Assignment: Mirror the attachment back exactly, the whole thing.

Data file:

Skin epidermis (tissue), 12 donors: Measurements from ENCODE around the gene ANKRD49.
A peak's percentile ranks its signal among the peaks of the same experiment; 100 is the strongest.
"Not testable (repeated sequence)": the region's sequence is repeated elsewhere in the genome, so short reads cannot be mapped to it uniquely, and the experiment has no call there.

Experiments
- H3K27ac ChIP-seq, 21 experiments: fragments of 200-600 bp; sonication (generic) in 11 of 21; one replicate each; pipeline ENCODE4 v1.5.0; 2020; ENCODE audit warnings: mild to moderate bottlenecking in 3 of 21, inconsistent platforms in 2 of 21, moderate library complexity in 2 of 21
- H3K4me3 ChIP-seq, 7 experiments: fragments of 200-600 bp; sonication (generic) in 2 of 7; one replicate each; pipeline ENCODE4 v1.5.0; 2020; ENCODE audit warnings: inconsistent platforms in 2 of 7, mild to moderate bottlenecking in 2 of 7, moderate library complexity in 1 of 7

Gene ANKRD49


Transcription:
Skin epidermis (tissue), 12 donors: Measurements from ENCODE around the gene ANKRD49.
A peak's percentile ranks its signal among the peaks of the same experiment; 100 is the strongest.
"Not testable (repeated sequence)": the region's sequence is repeated elsewhere in the genome, so short reads cannot be mapped to it uniquely, and the experiment has no call there.

Experiments
- H3K27ac ChIP-seq, 21 experiments: fragments of 200-600 bp; sonication (generic) in 11 of 21; one replicate each; pipeline ENCODE4 v1.5.0; 2020; ENCODE audit warnings: mild to moderate bottlenecking in 3 of 21, inconsistent platforms in 2 of 21, moderate library complexity in 2 of 21
- H3K4me3 ChIP-seq, 7 experiments: fragments of 200-600 bp; sonication (generic) in 2 of 7; one replicate each; pipeline ENCODE4 v1.5.0; 2020; ENCODE audit warnings: inconsistent platforms in 2 of 7, mild to moderate bottlenecking in 2 of 7, moderate library complexity in 1 of 7

Gene ANKRD49